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updated: 6/2/2013 2:40 PM

Two keys to enjoying baseball: stay humble and curious

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  • If you think fielding at the major league level has fallen off, Len Kasper says you should think again. In 1950 the error rate was nearly 1 per game, while it was at 0.62 per game in 2012.

    If you think fielding at the major league level has fallen off, Len Kasper says you should think again. In 1950 the error rate was nearly 1 per game, while it was at 0.62 per game in 2012.
    Associated Press


So, not to go all Louis CK on you, but I'm 42 and having more and more moments of seeing the effects of my advancing age. Physically for sure and, yes, mentally sometimes too.

But there always is a little voice in the back of my head that reminds me to continue to "think young." And being around the game of baseball every day is incredibly helpful in that regard.

It is the era of advanced statistics, young Ivy League-educated general managers and kids like Mike Trout and Bryce Harper bursting onto the scene.

I won't claim that old school vs. new school is only about age, but baseball people, for the most part and like in most other areas of life, tend to process things along generational lines.

This is not inherently bad. I have learned a ton about baseball from the likes of Lou Piniella, Ron Santo, Jack McKeon, Jeff Torborg and lots of others nearly twice my age. And there are many things about the game from 50 years ago that still apply to today.

Having said that, there are times when I catch myself nearing some easy traps that I hope to never fall into.

I don't ever want to be that guy who thinks everything was better way back when -- the players, the ballparks, the game itself. Baseball people are a particularly nostalgic (and stubborn) bunch, but today's players are a lot better conditioned, we pull the best talent from a much larger (i.e., global) landscape, and many more people attend and watch games than ever before.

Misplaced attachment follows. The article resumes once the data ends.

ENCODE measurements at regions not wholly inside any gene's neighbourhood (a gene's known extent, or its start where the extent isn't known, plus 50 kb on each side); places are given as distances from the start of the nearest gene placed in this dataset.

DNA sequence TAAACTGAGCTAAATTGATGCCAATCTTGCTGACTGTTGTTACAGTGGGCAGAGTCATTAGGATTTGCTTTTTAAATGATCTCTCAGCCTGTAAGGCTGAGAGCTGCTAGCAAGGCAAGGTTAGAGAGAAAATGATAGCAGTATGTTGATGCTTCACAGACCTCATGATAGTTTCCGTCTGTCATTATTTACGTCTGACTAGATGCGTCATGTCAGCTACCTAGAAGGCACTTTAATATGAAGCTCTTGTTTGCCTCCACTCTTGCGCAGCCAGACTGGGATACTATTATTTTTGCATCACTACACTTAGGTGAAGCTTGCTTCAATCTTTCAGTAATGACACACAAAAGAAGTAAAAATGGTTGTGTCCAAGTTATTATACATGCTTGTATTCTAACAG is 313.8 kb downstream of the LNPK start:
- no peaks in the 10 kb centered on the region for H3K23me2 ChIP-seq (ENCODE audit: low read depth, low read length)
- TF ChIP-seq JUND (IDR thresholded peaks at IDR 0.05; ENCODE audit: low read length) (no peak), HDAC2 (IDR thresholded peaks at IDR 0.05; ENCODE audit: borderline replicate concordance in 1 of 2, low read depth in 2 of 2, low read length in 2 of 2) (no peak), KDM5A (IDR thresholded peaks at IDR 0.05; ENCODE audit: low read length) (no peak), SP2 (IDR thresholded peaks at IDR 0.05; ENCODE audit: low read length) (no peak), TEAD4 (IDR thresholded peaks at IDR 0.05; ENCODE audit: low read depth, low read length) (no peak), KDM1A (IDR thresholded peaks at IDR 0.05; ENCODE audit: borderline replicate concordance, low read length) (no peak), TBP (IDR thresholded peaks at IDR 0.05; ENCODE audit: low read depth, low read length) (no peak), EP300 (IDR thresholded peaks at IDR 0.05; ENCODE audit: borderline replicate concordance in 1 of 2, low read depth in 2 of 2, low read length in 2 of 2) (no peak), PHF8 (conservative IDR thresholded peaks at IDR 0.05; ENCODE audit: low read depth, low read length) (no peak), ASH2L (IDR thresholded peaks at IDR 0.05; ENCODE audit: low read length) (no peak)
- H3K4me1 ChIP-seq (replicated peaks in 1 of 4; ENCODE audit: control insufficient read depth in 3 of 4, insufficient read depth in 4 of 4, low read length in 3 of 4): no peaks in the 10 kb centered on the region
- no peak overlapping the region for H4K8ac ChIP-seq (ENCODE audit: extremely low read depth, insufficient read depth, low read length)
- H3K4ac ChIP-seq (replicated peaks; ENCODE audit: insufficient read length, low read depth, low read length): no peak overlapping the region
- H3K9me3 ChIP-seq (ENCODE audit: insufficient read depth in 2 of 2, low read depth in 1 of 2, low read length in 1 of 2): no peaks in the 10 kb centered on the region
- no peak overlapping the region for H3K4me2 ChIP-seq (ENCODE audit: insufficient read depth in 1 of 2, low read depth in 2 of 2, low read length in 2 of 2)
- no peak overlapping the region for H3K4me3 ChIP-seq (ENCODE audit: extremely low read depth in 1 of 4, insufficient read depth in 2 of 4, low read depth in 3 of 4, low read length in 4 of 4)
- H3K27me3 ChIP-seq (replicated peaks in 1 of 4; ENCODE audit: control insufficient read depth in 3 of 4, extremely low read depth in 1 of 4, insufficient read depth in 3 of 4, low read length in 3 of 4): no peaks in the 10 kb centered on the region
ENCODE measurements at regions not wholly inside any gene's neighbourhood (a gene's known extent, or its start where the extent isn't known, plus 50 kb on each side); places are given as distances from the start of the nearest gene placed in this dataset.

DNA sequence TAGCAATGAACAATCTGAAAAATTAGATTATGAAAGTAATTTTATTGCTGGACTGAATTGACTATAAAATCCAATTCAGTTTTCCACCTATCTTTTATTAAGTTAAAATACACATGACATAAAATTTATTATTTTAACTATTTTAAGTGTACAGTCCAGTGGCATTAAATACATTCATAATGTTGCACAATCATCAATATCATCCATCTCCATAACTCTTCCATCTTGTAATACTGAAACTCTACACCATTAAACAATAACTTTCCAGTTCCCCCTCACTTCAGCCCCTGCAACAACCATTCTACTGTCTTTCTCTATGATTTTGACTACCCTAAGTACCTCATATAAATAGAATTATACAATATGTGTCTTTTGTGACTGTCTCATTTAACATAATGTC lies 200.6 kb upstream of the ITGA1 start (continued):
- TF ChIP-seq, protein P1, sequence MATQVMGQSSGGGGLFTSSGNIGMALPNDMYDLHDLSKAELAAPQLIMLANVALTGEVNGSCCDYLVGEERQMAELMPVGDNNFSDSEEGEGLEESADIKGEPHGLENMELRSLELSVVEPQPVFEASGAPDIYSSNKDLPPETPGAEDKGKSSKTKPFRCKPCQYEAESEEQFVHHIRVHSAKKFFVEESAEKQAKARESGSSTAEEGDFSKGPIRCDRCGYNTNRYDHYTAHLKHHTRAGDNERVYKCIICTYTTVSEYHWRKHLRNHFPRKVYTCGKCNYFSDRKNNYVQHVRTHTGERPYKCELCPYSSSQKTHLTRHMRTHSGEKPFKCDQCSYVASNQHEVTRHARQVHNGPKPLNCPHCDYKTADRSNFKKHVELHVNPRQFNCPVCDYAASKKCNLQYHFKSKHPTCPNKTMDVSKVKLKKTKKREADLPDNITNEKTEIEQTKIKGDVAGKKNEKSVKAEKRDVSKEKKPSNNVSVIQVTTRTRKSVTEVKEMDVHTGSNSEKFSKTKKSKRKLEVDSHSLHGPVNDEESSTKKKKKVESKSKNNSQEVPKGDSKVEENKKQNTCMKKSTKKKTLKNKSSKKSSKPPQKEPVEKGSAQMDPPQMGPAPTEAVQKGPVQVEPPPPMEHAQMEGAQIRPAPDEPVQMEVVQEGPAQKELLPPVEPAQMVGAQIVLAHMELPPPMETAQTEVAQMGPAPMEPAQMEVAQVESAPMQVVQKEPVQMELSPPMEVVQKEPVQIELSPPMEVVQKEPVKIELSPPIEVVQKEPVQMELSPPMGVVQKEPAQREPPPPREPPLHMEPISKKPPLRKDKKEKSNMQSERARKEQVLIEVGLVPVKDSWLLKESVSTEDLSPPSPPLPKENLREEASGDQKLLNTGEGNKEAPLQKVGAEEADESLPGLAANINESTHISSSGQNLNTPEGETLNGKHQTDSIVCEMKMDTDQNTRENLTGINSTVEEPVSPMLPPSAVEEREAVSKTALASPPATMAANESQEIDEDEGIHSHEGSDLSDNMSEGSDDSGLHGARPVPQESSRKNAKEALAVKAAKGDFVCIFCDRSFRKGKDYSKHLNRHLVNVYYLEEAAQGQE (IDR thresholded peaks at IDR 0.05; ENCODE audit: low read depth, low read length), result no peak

And I also don't buy the argument that today's players aren't as tough or fundamentally sound as the players of yesteryear. I know many retired players who claim to have had mentally fragile teammates decades ago.

And while it's so easy to boast that "players in my day never made silly mistakes like they do today," I am guessing if every game were televised back in 1950, we probably could have found our fair share of missed cutoff men, bases-loaded walks and errant pickoff throws.

And because we have wonderful tools such as these days, we can actually go back and look.

In 2012, there were .62 errors committed per MLB game. In 1950, there were .95 errors, almost 1 per game! Whether you want to blame that on bad gloves, bad fields or simply bad defenders, you can't really claim with a straight face that teams were fundamentally better defensively 60 years ago.

I also don't ever want to be Mr. Crotchety, who knows what he knows and that's the end of it. I am a gatherer of information first and foremost and I hope to always be a listener before being a talker.

Lastly, and this is closely connected to my intellectual curiosity, I don't ever want to be afraid to say, "I don't know." That is a terrifying phrase for a lot of us, especially the baseball lifers, but it is unrealistic and silly to expect to know everything -- about baseball or otherwise. Further, it is downright disingenuous and pompous to claim to have the answers for everything.

Yes, I admit, there are rare moments when I feel like I have it all figured out because I am around the game every day. But then the next minute I have no explanation for some crazy event or a really intelligent baseball person teaches me something new and I am reminded that staying humble and constantly curious is always the best way to go, no matter how much I think I know.

• Len Kasper is the TV play-by-play broadcaster for the Chicago Cubs. Follow him on Twitter @LenKasper and check out his [URL]blog entries;[URL] with Jim Deshaies at To post comments or questions for Len, click on the comment link with his column at[/URL]

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